Winning for What?

The contrast between the Welsh Conservative and Plaid Cymru leadership elections is striking.

The largely affable and low-key Tory race between Nick Ramsay and the eventual winner, Andrew RT Davies, did not result in wild shifts in policy. The Conservatives seem delighted to have overtaken Plaid to become the second group in the Senedd and are confident they can cement their position as a major player in devolved politics.

Meanwhile, Plaid faces a choice of four potential leaders but also great questions about the party’s purpose, goals and electoral strategy.

Essentially, do Plaid members want (a) a seat-winner who will take the party back into government at the earliest possible date; (b) somebody who will use the position to win the battle of ideas and push all the parties to support greater autonomy for Wales as part of the long-term goal of securing support for independence?

Since 1999, Plaid has failed to end Labour’s position as the largest party in the Assembly. It also passed up the opportunity to lead a potentially unstable non-Labour coalition in 2007.

However, it has arguably enjoyed much greater success pursuing option B.
The overwhelming cross-party support in the Assembly for last year’s referendum and bilingualism testify to the culture change which has taken place in Welsh politics.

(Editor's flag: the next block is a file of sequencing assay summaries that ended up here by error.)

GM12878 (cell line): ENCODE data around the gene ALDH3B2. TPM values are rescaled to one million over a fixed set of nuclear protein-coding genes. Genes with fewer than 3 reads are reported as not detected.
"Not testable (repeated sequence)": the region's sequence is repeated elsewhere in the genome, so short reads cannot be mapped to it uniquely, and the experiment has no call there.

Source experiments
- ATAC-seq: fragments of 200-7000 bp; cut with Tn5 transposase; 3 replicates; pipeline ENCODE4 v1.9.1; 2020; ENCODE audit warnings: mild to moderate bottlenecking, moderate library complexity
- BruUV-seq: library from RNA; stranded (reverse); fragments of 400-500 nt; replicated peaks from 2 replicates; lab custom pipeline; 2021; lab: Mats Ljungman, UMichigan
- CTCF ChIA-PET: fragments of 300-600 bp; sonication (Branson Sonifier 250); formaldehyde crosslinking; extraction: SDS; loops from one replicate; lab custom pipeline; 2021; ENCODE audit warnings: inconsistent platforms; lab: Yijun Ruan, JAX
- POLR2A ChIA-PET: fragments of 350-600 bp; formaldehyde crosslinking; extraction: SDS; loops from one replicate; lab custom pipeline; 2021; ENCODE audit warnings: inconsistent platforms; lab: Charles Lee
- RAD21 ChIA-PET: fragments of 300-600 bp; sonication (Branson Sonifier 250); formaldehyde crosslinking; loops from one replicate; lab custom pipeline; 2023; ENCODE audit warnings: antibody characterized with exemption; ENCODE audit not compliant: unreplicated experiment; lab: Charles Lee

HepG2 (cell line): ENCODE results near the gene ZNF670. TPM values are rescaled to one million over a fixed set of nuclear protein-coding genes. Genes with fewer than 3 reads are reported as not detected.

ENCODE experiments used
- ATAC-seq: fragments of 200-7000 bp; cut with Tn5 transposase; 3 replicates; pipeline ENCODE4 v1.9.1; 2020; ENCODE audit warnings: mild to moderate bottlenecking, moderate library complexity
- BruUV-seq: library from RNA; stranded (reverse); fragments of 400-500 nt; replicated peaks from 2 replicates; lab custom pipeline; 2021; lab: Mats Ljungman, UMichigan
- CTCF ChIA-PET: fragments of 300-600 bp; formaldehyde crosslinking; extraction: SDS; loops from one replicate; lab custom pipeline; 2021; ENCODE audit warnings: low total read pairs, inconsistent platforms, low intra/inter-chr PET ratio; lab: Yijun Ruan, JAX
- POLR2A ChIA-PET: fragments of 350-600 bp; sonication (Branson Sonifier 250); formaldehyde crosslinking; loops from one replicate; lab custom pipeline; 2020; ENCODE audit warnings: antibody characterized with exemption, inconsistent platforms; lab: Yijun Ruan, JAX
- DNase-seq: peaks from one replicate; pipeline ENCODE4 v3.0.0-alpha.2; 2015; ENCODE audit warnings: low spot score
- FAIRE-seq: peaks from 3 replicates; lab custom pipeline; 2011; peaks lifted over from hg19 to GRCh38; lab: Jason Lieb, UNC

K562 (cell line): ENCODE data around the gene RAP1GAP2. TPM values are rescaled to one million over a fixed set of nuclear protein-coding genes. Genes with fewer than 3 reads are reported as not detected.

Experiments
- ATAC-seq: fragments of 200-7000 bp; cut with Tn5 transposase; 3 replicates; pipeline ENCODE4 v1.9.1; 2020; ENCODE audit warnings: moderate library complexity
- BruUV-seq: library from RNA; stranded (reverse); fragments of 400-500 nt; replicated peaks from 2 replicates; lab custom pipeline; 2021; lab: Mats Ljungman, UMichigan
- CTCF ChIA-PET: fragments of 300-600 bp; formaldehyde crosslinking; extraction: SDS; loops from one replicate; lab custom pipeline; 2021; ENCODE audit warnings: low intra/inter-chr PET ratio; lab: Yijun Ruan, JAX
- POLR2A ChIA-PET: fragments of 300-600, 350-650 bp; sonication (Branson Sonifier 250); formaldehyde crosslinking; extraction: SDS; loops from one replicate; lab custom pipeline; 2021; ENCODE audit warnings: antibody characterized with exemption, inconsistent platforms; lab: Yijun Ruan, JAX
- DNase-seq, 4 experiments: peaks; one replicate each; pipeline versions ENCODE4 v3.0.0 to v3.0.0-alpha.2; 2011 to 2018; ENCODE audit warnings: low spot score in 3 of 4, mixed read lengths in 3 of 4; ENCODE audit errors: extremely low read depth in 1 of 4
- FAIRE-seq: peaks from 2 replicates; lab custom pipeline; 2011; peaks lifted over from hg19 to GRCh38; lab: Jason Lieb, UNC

Traditionally, parties in UK politics seek power the way an athlete seeks a gold medal and regard opposition as a wretched experience. New Labour under Tony Blair was absolutely focused on getting through the door of No 10, not on liberalising the Conservative party.

But Plaid is not a traditional UK party. It would be a success for Plaid if its Senedd rivals embraced fiscal independence for Wales and gradually became independent from the UK parties.

For many Plaid supporters, seeing their own AMs serve as ministers of the crown will be less important than ensuring that more decisions are made in Wales and that the renaissance in the use of Welsh strengthens.

However, it would be a dangerous and false dichotomy for Plaid to think electoral success and cultural power are not inextricably linked. It was in response to Plaid’s electoral potency that parties moved their tanks onto its lawn.

The SNP are now in a position to stage a referendum on Scottish independence because it presented itself as a competent custodian of the economy and guardian of public services. Its electoral success was not rooted in a surge of nationalist idealism among the Scots but the success of Alex Salmond and his colleagues in championing unromantic bread and butter policies.

If Plaid wants to shape tomorrow’s Wales it needs to win a nation’s trust today.

A Thursday Column.

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